Two Orange county tax preparers charged in long-running tax and benefit fraud scheme orchestrated by corrupt social worker


Date: May 31, 2022


Santa Ana, CA — Two Orange County tax preparers were arraigned today on federal charges alleging they participated in a scheme orchestrated by a corrupt social worker who stole his clients' identities to fraudulently obtain tax refunds, welfare benefits and credit cards.

Anton Nguyen of Fountain Valley, and Rosemary Pham of Midway City, were summonsed to appear in United States District Court in Santa Ana, where this morning they pleaded not guilty to the criminal charges against them. A July 26 trial date has been scheduled for both defendants, who remain out of custody.

Nguyen and Pham were charged in separate indictments filed on May 11 with conspiracy to defraud the United States. Nguyen also is charged with three counts of making false claims against the United States for the payment of federal income tax refunds, and Pham additionally is charged with 10 counts of aiding and advising the filing of false tax returns.

Nguyen and Pham allegedly conspired with John Tran, who is believed to be either 56 or 60, of Fountain Valley, an Orange County Social Services Agency case worker from July 1994 to October 2018, who stole the Social Security numbers and other personal identifying information (PII) from his clients – many of them recent immigrants.

From August 2010 to June 2019, Tran and his co-conspirators used the stolen information to fraudulently obtain money from the federal government, the State of California, the County of Orange and financial institutions.

Nguyen, who owned and operated the Westminster-based Century Travel & Tax, and Pham, the owner and operator of Victory Tax Service in Westminster, allegedly used the stolen identities that Tran provided to create fraudulent Forms 1099-MISC purporting to show payments made to the identity theft victims by companies, including those controlled by Tran and other co-conspirators.

The defendants allegedly prepared and filed federal income tax returns using the Tran-provided stolen identities. Nguyen and Pham used the purported payments on the fraudulent Forms 1099 as income to the identify theft victims, making them appear to qualify for tax credits, including the Earned Income Tax Credit and the Child Tax Credit.

In turn, the reported payments to the identity theft victims were used by Nguyen's and Pham's clients to offset business revenues and reduce the taxes they owed by making it appear that the identity theft victims worked for them, according to the indictments. In exchange for the fabrication of the Forms 1099, Nguyen's and Pham's clients allegedly paid them a fee.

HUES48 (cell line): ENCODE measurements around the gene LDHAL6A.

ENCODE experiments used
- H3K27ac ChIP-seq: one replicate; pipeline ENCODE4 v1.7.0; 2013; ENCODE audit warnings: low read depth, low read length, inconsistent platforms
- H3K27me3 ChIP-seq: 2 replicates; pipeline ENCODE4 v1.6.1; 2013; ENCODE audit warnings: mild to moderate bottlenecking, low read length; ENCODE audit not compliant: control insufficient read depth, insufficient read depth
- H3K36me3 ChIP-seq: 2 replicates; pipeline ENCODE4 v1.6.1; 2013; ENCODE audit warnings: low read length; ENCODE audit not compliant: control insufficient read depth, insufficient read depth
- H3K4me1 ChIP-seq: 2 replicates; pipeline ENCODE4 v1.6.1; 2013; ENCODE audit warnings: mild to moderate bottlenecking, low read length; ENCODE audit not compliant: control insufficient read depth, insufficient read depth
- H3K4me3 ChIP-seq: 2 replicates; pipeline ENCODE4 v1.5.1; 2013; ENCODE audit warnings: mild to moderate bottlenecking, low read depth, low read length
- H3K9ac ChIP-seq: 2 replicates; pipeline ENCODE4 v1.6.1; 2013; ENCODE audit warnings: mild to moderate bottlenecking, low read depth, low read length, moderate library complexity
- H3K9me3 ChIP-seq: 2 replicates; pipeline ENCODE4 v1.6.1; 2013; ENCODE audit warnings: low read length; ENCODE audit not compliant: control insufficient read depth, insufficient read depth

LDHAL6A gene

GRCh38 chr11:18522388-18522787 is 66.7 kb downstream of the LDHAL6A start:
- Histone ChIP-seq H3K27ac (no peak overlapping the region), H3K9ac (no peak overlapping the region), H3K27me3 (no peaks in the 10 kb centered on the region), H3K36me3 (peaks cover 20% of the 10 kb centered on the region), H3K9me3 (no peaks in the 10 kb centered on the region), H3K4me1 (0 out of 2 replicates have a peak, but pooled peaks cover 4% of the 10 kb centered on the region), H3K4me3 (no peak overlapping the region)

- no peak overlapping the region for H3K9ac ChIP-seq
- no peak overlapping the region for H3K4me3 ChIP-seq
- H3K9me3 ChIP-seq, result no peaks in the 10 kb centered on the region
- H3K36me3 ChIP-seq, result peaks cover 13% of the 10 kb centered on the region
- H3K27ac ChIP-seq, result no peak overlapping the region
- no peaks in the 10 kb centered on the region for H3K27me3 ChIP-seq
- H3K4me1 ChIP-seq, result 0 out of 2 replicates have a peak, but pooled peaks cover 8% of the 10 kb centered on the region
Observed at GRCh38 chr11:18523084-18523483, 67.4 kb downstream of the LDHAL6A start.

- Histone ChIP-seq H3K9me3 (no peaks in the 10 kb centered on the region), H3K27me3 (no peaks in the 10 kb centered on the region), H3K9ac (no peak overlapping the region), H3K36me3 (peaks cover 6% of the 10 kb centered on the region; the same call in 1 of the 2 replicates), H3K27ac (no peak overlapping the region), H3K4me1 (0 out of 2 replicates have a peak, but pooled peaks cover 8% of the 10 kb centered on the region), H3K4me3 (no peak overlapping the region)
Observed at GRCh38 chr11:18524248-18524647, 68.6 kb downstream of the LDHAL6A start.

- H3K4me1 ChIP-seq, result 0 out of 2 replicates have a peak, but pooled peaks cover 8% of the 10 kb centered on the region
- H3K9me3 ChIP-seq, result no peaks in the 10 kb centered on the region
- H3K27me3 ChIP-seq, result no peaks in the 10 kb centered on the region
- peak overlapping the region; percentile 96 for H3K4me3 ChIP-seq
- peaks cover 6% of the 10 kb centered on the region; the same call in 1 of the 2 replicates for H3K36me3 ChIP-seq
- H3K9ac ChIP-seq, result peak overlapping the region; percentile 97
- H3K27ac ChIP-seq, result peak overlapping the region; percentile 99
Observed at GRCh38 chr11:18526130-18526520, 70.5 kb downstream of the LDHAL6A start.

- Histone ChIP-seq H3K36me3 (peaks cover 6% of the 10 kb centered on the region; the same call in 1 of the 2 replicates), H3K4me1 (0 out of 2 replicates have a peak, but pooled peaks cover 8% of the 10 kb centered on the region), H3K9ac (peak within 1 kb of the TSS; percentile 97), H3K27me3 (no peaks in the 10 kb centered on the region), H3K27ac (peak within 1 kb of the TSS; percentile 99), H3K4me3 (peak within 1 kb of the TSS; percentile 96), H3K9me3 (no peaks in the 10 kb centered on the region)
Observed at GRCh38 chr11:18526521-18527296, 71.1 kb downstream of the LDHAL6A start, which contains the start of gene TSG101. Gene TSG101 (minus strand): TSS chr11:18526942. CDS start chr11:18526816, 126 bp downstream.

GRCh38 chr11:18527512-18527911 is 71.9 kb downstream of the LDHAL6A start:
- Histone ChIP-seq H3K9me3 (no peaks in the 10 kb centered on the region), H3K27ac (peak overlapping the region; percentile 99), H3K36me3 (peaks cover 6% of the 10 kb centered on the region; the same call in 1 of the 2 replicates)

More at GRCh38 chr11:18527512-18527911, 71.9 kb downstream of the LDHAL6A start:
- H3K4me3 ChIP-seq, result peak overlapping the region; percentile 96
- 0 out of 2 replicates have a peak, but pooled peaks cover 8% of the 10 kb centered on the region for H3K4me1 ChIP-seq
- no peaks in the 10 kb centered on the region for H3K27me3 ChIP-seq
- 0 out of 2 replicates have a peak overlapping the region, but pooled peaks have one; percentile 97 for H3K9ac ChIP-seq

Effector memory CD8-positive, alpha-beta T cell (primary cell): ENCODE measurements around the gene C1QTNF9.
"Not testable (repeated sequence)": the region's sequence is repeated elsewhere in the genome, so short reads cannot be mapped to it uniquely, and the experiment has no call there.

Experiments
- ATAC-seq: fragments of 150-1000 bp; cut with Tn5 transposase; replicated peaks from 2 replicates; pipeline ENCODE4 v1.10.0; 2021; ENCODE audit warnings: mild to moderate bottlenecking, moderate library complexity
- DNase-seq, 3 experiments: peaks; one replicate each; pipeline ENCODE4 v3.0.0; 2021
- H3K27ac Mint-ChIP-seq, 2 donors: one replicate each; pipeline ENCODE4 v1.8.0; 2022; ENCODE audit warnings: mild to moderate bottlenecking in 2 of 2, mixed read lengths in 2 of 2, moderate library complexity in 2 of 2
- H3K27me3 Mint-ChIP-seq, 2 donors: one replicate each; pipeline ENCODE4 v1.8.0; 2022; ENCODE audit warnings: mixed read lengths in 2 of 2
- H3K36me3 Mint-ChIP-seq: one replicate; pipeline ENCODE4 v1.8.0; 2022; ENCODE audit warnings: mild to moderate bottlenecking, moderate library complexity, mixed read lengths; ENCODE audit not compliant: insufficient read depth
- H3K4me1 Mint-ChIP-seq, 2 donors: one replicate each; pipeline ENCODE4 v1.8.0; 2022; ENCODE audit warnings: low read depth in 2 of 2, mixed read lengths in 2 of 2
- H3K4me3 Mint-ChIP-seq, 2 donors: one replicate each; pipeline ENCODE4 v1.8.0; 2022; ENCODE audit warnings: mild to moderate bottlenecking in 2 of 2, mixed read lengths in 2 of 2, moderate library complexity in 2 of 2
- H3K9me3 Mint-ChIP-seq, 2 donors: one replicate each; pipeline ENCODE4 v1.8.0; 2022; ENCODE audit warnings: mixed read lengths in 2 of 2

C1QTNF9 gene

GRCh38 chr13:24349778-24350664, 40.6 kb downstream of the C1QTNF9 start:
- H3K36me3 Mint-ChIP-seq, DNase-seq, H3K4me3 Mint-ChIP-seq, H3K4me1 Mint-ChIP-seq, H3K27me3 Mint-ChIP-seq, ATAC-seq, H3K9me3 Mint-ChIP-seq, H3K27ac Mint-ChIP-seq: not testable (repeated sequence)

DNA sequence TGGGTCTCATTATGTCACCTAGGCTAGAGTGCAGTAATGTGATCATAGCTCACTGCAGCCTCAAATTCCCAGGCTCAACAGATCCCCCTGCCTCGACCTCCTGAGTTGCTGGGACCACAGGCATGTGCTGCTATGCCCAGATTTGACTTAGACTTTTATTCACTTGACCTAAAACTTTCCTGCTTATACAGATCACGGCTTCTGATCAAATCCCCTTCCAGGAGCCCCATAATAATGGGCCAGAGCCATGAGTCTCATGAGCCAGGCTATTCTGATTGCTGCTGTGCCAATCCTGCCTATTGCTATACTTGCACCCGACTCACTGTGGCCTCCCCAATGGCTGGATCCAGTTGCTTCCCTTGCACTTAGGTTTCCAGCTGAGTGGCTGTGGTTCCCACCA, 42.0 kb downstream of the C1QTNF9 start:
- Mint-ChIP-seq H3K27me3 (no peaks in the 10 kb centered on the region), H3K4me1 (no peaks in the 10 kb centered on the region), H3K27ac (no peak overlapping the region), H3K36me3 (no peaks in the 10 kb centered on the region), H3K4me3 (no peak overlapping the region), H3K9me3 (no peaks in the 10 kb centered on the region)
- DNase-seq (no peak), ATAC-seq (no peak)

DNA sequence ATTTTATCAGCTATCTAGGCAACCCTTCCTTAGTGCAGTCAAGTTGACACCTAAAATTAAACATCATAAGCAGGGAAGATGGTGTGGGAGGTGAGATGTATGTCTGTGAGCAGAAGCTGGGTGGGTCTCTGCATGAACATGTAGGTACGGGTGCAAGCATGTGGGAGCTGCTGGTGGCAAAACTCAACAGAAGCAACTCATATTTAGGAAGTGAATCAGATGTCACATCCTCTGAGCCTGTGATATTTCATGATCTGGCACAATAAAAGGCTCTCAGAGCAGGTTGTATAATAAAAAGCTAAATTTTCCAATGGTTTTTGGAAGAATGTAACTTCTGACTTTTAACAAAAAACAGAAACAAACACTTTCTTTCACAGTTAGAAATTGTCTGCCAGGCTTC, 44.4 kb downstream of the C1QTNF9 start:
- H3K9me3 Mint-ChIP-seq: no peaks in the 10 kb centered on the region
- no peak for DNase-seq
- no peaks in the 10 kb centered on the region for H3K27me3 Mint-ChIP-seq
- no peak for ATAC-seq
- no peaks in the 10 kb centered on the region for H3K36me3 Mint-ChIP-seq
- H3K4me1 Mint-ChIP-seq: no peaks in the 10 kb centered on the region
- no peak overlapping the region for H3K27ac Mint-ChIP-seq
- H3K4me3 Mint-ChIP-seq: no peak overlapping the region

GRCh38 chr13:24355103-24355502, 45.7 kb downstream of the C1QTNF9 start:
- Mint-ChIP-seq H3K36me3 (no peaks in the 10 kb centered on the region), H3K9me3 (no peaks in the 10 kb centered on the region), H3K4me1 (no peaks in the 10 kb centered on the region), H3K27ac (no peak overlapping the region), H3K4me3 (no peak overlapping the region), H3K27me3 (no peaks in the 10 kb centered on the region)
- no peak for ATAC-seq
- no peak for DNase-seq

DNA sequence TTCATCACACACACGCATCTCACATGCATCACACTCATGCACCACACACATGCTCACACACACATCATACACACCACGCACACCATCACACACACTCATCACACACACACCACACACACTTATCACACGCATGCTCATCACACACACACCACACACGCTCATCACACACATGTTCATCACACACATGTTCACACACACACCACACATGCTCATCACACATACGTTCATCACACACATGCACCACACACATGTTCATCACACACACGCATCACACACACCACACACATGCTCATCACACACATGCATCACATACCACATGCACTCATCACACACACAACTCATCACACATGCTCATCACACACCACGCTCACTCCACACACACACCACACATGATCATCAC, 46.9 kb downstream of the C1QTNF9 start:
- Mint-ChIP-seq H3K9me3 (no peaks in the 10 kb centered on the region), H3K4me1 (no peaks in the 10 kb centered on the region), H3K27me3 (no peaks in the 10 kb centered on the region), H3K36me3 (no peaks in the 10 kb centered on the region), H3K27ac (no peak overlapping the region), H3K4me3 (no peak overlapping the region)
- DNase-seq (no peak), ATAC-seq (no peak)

Tran and his co-conspirators filed 433 tax returns using PII belonging to other individuals, generating at least $973,153 in fraudulently obtained tax refund payments from the United States. Pham and Nguyen allegedly caused at least $1,378,092 and $4,054,802, respectively, in unpaid taxes to be incurred.

Pham also allegedly reported fraudulent Fuel Tax Credits for other taxpayers.

Indictments contain allegations that a defendant has committed a crime. Every defendant is presumed innocent until and unless proven guilty beyond a reasonable doubt.

If convicted of all charges, Nguyen would face a statutory maximum sentence of 10 years in federal prison and Pham would face a statutory maximum sentence of eight years in federal prison.

Prior to these indictments, federal prosecutors secured seven guilty pleas to criminal charges connected to this scheme.

Tran pleaded guilty in November 2019 to conspiracy to defraud the United States with respect to claims, mail fraud and aggravated identity theft. Tran is scheduled to be sentenced on July 25, at which time he will face a statutory maximum sentence of 72 years in federal prison and a mandatory minimum sentence of two years in federal prison.

Chau Nguyen of Garden Grove; Sophie Thuy Nguyen of Westminster; Kevin Le of Anaheim Hills; Van Quach of Monterey Park; and Peter Duc Nguyen of Garden Grove, each have pleaded guilty to evasion of assessment of taxes and are scheduled to be sentenced later this year, at which time they will each face a statutory maximum sentence of five years in federal prison.

Thomas Nguyen of Santa Ana, pleaded guilty in June 2021 to one count of tax evasion. He was fined $30,000 and ordered to pay $133,796 in restitution.

IRS Criminal Investigation, with assistance from the Orange County District Attorney's Office, investigated this matter.

Assistant United States Attorneys Bradley E. Marrett and Daniel H. Ahn of the Santa Ana Branch Office are prosecuting these cases.